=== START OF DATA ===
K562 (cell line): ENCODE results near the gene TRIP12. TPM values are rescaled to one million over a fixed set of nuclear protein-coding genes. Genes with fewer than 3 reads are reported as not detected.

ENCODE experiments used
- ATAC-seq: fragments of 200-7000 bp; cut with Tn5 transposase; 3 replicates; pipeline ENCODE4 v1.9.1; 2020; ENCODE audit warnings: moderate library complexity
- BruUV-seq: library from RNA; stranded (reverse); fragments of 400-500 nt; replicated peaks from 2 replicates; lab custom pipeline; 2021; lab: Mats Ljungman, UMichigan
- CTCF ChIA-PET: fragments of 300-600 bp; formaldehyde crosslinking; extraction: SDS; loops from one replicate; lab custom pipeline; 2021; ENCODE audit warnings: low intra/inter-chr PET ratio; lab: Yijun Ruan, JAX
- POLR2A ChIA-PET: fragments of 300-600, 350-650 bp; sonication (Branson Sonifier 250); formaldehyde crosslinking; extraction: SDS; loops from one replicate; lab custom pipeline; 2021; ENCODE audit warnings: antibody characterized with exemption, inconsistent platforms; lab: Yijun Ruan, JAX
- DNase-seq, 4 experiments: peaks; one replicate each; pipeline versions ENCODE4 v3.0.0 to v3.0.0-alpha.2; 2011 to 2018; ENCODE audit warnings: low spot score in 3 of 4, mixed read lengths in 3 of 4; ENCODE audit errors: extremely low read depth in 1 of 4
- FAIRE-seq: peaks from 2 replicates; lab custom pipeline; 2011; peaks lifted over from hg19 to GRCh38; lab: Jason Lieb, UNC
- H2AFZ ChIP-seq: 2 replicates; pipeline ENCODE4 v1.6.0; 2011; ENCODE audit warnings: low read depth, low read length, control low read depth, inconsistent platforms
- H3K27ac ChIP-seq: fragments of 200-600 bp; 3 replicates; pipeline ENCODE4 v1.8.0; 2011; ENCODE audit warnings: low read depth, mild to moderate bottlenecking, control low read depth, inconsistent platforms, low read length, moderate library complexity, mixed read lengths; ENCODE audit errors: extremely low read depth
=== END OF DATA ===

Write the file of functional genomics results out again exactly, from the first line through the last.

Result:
K562 (cell line): ENCODE results near the gene TRIP12. TPM values are rescaled to one million over a fixed set of nuclear protein-coding genes. Genes with fewer than 3 reads are reported as not detected.

ENCODE experiments used
- ATAC-seq: fragments of 200-7000 bp; cut with Tn5 transposase; 3 replicates; pipeline ENCODE4 v1.9.1; 2020; ENCODE audit warnings: moderate library complexity
- BruUV-seq: library from RNA; stranded (reverse); fragments of 400-500 nt; replicated peaks from 2 replicates; lab custom pipeline; 2021; lab: Mats Ljungman, UMichigan
- CTCF ChIA-PET: fragments of 300-600 bp; formaldehyde crosslinking; extraction: SDS; loops from one replicate; lab custom pipeline; 2021; ENCODE audit warnings: low intra/inter-chr PET ratio; lab: Yijun Ruan, JAX
- POLR2A ChIA-PET: fragments of 300-600, 350-650 bp; sonication (Branson Sonifier 250); formaldehyde crosslinking; extraction: SDS; loops from one replicate; lab custom pipeline; 2021; ENCODE audit warnings: antibody characterized with exemption, inconsistent platforms; lab: Yijun Ruan, JAX
- DNase-seq, 4 experiments: peaks; one replicate each; pipeline versions ENCODE4 v3.0.0 to v3.0.0-alpha.2; 2011 to 2018; ENCODE audit warnings: low spot score in 3 of 4, mixed read lengths in 3 of 4; ENCODE audit errors: extremely low read depth in 1 of 4
- FAIRE-seq: peaks from 2 replicates; lab custom pipeline; 2011; peaks lifted over from hg19 to GRCh38; lab: Jason Lieb, UNC
- H2AFZ ChIP-seq: 2 replicates; pipeline ENCODE4 v1.6.0; 2011; ENCODE audit warnings: low read depth, low read length, control low read depth, inconsistent platforms
- H3K27ac ChIP-seq: fragments of 200-600 bp; 3 replicates; pipeline ENCODE4 v1.8.0; 2011; ENCODE audit warnings: low read depth, mild to moderate bottlenecking, control low read depth, inconsistent platforms, low read length, moderate library complexity, mixed read lengths; ENCODE audit errors: extremely low read depth